Question: I have a 2009 Ford Ranger with the 4-cylinder engine, automatic transmission, two-wheel drive and no A/C. When I park in the garage and turn it off, for about a minute I hear a sound like an owl hoot coming from under the vehicle. It is intermittent and sometimes seems to be associated with my movements as I get out of the vehicle. Any thoughts?
Answer: No A/C? A modern vehicle without air conditioning is a real rarity — unless of course it has failed! On a used car lot it would be a “lot queen” — difficult to sell.
The “hoot” sound is likely vacuum bleeding down from something. Primary suspects are the vacuum brake booster and check valve, the HVAC vacuum system. Less likely are emissions-related vacuum components including the EGR vacuum regulator solenoid, vacuum vent valve and manifold pressure/vacuum sensor.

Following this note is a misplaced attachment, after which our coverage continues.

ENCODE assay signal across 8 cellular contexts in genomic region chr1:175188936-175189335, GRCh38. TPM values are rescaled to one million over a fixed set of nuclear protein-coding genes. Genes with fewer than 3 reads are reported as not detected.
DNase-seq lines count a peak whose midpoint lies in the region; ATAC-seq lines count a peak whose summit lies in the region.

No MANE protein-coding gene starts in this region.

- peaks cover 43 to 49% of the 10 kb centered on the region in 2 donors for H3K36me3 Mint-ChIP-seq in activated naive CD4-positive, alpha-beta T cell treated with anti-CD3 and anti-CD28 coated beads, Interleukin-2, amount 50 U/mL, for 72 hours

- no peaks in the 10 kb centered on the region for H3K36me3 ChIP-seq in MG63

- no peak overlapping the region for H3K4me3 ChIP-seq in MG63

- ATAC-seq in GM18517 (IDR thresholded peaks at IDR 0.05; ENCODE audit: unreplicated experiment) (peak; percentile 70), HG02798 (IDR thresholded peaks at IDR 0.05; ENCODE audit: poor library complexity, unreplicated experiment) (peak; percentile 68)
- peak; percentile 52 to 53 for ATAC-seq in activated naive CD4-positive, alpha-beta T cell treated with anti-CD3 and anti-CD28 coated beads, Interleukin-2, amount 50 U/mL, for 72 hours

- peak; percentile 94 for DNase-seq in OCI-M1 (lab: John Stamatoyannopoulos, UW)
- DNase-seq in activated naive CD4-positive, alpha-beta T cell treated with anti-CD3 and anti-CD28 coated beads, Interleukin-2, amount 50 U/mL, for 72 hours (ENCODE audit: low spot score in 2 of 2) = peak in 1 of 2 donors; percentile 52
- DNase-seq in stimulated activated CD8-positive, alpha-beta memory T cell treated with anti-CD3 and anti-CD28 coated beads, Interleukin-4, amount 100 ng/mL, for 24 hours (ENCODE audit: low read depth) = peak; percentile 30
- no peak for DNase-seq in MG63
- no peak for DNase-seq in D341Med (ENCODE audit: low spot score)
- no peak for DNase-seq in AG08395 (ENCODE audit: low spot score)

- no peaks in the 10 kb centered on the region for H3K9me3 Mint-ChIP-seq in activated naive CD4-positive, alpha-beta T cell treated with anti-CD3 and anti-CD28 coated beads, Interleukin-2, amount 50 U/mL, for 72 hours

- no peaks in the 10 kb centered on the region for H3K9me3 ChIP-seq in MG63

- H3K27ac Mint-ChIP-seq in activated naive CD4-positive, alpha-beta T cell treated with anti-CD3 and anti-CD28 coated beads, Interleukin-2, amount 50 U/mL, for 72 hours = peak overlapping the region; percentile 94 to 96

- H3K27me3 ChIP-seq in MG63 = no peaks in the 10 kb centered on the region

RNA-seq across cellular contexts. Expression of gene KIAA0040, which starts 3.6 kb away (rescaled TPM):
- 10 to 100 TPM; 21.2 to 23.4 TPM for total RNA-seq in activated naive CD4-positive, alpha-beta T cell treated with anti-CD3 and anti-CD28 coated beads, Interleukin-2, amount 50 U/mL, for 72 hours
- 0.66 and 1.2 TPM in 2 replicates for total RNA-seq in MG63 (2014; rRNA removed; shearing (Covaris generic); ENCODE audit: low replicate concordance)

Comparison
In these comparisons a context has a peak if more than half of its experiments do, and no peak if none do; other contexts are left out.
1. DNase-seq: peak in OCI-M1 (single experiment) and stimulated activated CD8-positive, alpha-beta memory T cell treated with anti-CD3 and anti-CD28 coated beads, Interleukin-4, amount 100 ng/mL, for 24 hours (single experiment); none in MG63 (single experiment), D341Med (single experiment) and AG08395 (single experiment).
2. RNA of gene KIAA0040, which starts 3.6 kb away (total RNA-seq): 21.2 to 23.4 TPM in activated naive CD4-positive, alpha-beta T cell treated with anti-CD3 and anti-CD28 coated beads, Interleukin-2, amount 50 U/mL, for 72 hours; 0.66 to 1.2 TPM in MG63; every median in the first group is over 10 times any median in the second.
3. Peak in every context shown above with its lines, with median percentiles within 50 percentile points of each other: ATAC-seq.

You might be able to pinpoint the source yourself with these two simple tests. After shutting down the engine, wait for the noise to stop, then apply the brake pedal. There should be a “reserve” of vacuum in the brake booster to give you several power-assisted brake applications before the vacuum is “used up” and the pedal gets very hard. If there is no power assist on your first application after the noise has stopped, the leak is likely in the brake booster or check valve. This conceivably could cause a safety issue with a lack of power assist under certain driving situations.
Try moving the HVAC controls from floor to dash after shutting the engine off while the sound is happening. Does this change the sound? If so, the HVAC vacuum reservoir or one of the vacuum motors or controls might be leaking. This is not a safety issue.
Paul Brand, author of “How to Repair Your Car,” is an automotive troubleshooter, driving instructor and former race-car driver.